Feltrinelli's story then is undoubtedly fascinating and ripe for exploration, though perhaps unavoidably Praxis Makes Perfect does little more than to skim the surface. The title track is a mostly instrumental overture that could be incidental music from Knight Rider or Air Wolf, over which actress Asia Argento summarises Feltrinelli's life in a terse, "your mission, should you choose to accept it" style. The effortlessly melodic 'The Jaguar' takes us back to Feltrinelli's childhood, growing up "in the shade of fascist architecture," while 'Dr Zhivago' chronicles his gradual political awakening alongside a brilliant chorus that sits just the right side of kitsch (incidentally, when Rhys sings "I was still a party animal" on the second verse, it took me several listens not to hear "I was still a Furry Animal").
'Hoops with Fidel' uses the metaphor of a bouncing beach ball for Feltrinelli's idealistic dream of utopian communism spreading around the globe, while 'Hammer & Sickle' reflects the disillusioning, dispiriting reality. 'Shopping (I Like To)' features a guest vocal from 'Boys Boys Boys' europop legend Sabrina, affecting all the enthusiasm of a cold, froth-free cappuccino on what remains a rather bland confection, despite referencing two tracks from the Pet Shop Boys' Actually album. The ebullient single, 'Mid-Century Modern Nightmare' picks up the pace, cramming an astute analysis of the rise of neo-liberal capitalist practise - and the need for grass roots resistance - into a brilliantly subversive one minute, fifty-nine seconds of perfect radio-friendly pop fodder.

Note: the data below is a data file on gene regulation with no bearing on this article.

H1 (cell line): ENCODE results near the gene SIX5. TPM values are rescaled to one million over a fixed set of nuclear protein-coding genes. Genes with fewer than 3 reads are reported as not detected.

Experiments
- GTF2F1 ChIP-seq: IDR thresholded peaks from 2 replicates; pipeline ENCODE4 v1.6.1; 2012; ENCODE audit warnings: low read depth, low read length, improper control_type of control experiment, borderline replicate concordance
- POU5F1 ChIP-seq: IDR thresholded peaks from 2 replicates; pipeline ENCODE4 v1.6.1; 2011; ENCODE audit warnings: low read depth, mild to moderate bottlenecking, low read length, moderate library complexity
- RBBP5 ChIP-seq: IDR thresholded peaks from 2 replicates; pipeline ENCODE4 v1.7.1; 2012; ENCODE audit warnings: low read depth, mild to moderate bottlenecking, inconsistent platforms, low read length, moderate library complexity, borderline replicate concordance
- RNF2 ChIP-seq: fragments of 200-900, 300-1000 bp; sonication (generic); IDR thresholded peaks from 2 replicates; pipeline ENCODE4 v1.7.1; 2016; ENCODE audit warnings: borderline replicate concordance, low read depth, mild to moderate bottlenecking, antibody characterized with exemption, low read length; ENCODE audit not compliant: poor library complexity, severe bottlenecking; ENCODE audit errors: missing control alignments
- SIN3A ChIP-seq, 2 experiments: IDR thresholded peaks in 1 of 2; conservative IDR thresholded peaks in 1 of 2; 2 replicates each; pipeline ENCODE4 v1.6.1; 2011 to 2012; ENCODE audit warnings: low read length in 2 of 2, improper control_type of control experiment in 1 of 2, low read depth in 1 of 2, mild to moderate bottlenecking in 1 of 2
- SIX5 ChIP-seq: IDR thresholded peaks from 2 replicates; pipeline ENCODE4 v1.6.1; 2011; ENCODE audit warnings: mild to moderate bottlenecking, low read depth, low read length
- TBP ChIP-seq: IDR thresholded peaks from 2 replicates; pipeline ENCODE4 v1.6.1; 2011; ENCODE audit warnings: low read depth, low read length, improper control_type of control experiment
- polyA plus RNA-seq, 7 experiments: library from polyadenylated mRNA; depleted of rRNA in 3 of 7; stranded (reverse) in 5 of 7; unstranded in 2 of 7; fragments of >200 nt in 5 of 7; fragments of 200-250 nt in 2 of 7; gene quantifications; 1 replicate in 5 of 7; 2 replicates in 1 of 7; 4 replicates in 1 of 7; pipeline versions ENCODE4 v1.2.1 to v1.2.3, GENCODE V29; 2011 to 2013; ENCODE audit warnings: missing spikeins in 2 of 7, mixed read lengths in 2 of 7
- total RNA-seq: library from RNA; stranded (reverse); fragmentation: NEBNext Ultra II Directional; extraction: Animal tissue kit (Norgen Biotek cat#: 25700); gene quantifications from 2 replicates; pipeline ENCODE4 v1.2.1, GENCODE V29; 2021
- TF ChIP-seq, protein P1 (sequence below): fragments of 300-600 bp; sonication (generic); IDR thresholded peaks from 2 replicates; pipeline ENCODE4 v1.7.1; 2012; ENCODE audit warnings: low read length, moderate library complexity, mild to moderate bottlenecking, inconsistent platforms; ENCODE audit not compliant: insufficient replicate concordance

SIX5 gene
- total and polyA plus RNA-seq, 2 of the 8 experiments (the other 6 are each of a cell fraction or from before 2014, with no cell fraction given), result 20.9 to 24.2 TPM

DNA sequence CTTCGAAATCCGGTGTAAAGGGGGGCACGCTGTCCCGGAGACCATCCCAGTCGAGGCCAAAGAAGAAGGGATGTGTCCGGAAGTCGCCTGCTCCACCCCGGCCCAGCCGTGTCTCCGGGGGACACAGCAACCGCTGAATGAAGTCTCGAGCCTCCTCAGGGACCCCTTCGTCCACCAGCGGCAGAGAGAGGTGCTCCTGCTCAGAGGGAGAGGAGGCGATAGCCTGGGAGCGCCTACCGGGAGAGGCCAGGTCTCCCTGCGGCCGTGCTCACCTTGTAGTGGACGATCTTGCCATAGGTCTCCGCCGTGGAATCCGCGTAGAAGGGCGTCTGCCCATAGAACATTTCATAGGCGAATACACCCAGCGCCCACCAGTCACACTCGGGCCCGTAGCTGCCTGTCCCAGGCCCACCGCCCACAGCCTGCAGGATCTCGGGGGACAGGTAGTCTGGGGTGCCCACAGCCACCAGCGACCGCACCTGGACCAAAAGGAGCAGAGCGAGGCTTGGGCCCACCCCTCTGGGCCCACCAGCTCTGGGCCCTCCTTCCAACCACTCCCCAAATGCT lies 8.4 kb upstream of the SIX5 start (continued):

After this sweetmeat though, the more subtle flavours of the last three tracks are harder to taste, and become somewhat top-heavy with narrative, over-reliant on the device of the closing spoken voiceover to keep the story moving. And there's a lot to pack in; barely twenty-seven minutes have passed before we're into the final eulogy of 'Ciao Feltrinelli.' The joyful creativity of the first half of the album is dissipated too soon, as though this 31-minute CD is at once too short and too long. When it's good it's great, and it's never bad; Gruff Rhys' lyrics are mostly thoughtful and tastefully poetic throughout, but Feltrinelli's complex tale perhaps needed to be fleshed out further, with more twists and turns and the peaks more evenly placed. The prospect of the songs being developed through extended praxis in Neon Neon's live shows alongside the National Theatre of Wales is an intriguing one however. Not perfect yet then, but a worthwhile practise nevertheless.